[nSLUG] kernel setup stack overlaps lilo

Paul Boudreau pbx at eastlink.ca
Sat Mar 13 13:45:30 AST 2004

M Taylor wrote:

>On Fri, Mar 12, 2004 at 11:59:41AM -0400, Paul Boudreau wrote:
>>I'm just glad that we have a choice of numerous versions
>>of Linux, all of which do some things better than others.
>>In a world of "Free" software where SuSE sells for $250
>>million U.S., and Red Hat is a billion dollar company and
>>Oracle and IBM are spending wads of money, I find it
>Free as in freedom, not as in cheap-skate.
>"Selling Free Software Can Be OK!"
>Red Hat Inc. and SuSE Inc. fund a lot of development of key GNU/Linux 
>system software including the linux kernel, XFree86 (and freedesktop.org),
>the autotools, GCC suite, rpm, Cygwin, bzip2, glibc (GNU libc), various HA
>components, KDE, GNOME, and likely dozens more (I suspect but am not
>certain about Apache and Samba). Perhaps you also missed the XFS, JFS,
>and High Availability (HA) components that IBM and SGI has released as
>Open Source and/or Free Software.
>>refreshing that Slackware has never sold out and remain
>>true to the spirit of the whole thing. People like Patrick
>>Volkerding, Klaus Knopper and others are what drives
>>this whole engine, not the lawyers and salesmen at IBM.
>I know Patrick Volkerding made a few dollars from the Walnut Creek
>CD-ROMs distribution. I think Patrick has had less of an impact and 
>written less open-source software than Marc Ewing. In fact I think
>Patrick's lack of "business sense" or ability to attract funding has
>hindered Slackware to get the funding to improve Slackware beyond a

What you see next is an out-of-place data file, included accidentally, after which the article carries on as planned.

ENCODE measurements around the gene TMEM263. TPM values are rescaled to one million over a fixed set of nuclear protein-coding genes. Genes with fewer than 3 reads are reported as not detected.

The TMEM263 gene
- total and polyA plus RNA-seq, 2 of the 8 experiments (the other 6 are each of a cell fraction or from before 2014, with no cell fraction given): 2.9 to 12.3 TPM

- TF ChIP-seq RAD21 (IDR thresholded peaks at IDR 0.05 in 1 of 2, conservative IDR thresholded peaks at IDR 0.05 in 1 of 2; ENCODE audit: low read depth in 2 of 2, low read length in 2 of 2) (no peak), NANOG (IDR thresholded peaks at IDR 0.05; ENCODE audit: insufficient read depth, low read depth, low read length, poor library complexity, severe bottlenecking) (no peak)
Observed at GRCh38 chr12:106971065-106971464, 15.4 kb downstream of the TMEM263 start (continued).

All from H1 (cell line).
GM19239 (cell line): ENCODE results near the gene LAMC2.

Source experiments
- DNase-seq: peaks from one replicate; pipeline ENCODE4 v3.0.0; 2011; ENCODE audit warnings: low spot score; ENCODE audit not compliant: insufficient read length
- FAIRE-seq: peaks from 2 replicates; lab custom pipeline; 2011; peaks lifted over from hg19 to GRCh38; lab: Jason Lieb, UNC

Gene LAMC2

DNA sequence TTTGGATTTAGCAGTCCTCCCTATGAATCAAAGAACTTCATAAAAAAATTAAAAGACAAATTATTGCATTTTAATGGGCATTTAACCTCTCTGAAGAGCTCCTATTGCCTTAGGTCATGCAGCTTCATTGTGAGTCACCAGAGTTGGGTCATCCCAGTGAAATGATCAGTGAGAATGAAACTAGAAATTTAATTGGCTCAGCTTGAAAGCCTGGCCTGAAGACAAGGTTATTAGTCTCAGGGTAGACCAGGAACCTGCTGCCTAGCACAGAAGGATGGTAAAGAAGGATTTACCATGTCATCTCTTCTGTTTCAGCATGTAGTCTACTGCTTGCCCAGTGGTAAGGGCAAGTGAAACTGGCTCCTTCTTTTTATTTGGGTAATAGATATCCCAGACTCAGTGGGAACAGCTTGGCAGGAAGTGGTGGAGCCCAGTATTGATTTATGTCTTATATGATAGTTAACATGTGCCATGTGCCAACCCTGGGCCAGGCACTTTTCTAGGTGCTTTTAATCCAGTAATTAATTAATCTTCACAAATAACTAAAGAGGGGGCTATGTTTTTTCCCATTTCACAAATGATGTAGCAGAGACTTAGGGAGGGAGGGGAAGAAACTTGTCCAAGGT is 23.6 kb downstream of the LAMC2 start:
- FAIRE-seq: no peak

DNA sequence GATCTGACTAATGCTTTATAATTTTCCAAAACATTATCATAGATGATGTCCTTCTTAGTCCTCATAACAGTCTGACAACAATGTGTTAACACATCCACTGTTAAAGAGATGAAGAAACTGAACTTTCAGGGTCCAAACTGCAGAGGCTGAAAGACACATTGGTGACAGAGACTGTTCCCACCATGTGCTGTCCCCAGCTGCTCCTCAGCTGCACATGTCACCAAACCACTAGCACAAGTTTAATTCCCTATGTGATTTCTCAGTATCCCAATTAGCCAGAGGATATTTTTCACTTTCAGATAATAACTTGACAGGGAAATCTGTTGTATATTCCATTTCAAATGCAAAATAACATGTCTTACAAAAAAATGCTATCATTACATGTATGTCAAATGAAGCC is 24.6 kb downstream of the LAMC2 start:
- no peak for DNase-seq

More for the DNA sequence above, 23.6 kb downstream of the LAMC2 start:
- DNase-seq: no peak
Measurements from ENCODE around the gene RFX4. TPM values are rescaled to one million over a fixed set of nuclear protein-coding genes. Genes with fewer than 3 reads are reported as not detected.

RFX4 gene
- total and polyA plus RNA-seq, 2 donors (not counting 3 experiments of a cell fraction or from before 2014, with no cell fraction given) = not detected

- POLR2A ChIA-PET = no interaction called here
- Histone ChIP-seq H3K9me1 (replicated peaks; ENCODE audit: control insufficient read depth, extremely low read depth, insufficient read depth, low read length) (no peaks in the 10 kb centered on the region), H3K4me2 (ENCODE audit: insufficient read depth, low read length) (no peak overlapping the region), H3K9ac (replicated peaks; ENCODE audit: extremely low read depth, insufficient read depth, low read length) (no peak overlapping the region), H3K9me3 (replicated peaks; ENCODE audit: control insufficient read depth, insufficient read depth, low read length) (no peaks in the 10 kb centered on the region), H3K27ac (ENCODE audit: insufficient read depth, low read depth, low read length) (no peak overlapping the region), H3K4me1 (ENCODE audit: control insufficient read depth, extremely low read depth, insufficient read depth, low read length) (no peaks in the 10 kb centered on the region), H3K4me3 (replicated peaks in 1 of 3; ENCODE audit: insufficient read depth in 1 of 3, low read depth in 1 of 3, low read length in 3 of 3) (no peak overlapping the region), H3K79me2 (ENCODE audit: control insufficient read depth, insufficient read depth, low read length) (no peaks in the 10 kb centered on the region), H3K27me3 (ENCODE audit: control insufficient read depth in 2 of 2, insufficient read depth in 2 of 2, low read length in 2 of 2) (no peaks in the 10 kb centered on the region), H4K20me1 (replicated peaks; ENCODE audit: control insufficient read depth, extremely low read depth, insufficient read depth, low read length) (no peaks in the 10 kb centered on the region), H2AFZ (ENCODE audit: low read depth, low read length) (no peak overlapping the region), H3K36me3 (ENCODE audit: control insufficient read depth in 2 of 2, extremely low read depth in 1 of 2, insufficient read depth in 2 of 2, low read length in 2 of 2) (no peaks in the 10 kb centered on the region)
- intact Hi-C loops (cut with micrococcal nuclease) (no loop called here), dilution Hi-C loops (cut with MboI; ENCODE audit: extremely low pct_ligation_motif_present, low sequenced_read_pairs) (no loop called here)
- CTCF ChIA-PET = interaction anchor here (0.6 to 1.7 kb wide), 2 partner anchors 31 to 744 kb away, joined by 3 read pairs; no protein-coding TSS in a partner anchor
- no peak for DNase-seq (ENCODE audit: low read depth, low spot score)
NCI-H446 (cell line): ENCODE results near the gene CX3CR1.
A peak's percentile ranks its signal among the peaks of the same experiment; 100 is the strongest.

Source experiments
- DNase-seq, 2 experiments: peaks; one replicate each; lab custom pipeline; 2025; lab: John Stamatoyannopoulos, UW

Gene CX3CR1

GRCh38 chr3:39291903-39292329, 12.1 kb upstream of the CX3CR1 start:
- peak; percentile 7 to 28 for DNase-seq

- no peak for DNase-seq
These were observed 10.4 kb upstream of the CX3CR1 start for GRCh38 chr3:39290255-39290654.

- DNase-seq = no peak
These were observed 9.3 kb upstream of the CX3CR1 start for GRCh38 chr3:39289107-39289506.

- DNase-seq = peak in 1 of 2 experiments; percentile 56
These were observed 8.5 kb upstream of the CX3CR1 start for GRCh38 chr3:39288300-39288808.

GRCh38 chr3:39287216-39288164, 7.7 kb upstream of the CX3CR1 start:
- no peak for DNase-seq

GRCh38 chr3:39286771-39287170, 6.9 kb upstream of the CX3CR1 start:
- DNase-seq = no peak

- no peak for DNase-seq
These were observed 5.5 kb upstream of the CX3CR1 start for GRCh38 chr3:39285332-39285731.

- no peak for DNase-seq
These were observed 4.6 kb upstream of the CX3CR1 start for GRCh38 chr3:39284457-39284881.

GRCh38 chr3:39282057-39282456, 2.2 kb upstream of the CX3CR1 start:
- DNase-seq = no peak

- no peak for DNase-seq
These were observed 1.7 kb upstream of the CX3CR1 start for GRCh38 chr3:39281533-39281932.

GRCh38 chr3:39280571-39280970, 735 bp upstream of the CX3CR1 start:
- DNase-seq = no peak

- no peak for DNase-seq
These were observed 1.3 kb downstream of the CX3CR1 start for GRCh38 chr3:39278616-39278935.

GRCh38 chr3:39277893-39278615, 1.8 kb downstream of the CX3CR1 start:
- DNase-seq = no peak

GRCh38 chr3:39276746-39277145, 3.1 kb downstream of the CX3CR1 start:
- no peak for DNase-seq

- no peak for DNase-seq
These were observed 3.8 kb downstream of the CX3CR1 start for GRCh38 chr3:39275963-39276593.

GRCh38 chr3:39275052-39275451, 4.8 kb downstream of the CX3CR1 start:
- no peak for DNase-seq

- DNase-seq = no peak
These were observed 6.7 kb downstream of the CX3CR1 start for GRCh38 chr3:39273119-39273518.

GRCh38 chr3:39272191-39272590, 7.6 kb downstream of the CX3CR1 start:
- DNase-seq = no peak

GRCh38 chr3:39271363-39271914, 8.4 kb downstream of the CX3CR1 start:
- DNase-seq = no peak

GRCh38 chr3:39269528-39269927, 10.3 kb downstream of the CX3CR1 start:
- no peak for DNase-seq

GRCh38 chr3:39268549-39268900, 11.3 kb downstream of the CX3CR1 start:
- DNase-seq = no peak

>bunch of files on CDs (or floppy.img files). I do not know anyone who
>uses Slackware in a large scale environment (more than 10 machines),
>and over its life time Slackware has had some serious lag between
>releases, not been as vigilant about making security fixes available,
>and not help push GNU/Linux beyond a Minix/Unix clone into a modern
>OS. I use and recommend distributions to help reduce the amount of
>work to install and maintain a system, and I think Slackware is beaten
>at that by nearly every other 'major' GNU/Linux distribution out there.
>nSLUG mailing list
>nSLUG at nslug.ns.ca
I stick to my guns, Slackware is 15% of the Linux market
and am quite sure that they are people doing some quite
interesting things with it, just because you don't know
about them doesn't mean they don't exist.
As far as the debate of what is free and what isn't, and
who are the good guys and the bad guys, it's not my
position to be totally against people making money, it's
just that after so many years of not having any, I've
developed a <healthy/unhealthy> contempt for it, and
those who promote it as the answer to all problems.
And...can someone tell me why Ximian was sold for,
what I heard was $50 million when all they ever did
was add a few icons, a mail/pim client and some odds
and ends to a free desktop environment (Gnome) that
half the stuff doesn't work right in anyways.
You mention funding for research and the like, but how
much of that money goes to new development, come on.
It's becoming all about lawyers now (those bastards).

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